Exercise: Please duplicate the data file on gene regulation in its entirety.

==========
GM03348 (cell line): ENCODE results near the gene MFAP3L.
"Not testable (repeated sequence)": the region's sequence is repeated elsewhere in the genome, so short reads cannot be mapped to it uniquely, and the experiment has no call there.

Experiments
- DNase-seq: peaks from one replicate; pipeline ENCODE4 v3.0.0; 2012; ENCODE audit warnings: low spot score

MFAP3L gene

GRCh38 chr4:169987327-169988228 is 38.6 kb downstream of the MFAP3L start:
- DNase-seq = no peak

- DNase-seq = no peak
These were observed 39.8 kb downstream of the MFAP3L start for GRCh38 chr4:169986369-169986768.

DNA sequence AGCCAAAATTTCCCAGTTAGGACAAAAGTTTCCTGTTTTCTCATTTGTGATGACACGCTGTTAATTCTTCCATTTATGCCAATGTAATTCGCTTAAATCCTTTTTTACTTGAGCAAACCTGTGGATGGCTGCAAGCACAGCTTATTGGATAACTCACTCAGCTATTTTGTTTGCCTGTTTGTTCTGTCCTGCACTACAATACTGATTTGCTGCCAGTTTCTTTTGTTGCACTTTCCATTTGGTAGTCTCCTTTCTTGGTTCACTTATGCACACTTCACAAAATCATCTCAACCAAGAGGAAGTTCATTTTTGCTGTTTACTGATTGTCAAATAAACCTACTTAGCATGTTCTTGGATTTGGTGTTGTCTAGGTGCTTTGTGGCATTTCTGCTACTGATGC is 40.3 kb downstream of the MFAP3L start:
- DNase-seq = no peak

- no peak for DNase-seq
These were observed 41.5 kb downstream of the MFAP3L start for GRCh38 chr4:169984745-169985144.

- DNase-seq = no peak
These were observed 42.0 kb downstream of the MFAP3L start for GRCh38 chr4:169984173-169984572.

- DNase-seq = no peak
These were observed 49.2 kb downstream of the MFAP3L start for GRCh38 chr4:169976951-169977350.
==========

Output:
GM03348 (cell line): ENCODE results near the gene MFAP3L.
"Not testable (repeated sequence)": the region's sequence is repeated elsewhere in the genome, so short reads cannot be mapped to it uniquely, and the experiment has no call there.

Experiments
- DNase-seq: peaks from one replicate; pipeline ENCODE4 v3.0.0; 2012; ENCODE audit warnings: low spot score

MFAP3L gene

GRCh38 chr4:169987327-169988228 is 38.6 kb downstream of the MFAP3L start:
- DNase-seq = no peak

- DNase-seq = no peak
These were observed 39.8 kb downstream of the MFAP3L start for GRCh38 chr4:169986369-169986768.

DNA sequence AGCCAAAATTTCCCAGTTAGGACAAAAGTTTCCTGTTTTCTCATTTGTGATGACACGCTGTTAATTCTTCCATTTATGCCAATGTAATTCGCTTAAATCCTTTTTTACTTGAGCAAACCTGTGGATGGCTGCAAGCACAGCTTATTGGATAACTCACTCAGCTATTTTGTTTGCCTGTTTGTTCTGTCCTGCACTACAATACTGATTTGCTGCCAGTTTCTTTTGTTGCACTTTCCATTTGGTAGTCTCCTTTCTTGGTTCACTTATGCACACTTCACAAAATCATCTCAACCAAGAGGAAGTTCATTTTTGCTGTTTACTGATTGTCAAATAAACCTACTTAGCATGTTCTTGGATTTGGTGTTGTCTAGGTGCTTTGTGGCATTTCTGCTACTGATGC is 40.3 kb downstream of the MFAP3L start:
- DNase-seq = no peak

- no peak for DNase-seq
These were observed 41.5 kb downstream of the MFAP3L start for GRCh38 chr4:169984745-169985144.

- DNase-seq = no peak
These were observed 42.0 kb downstream of the MFAP3L start for GRCh38 chr4:169984173-169984572.

- DNase-seq = no peak
These were observed 49.2 kb downstream of the MFAP3L start for GRCh38 chr4:169976951-169977350.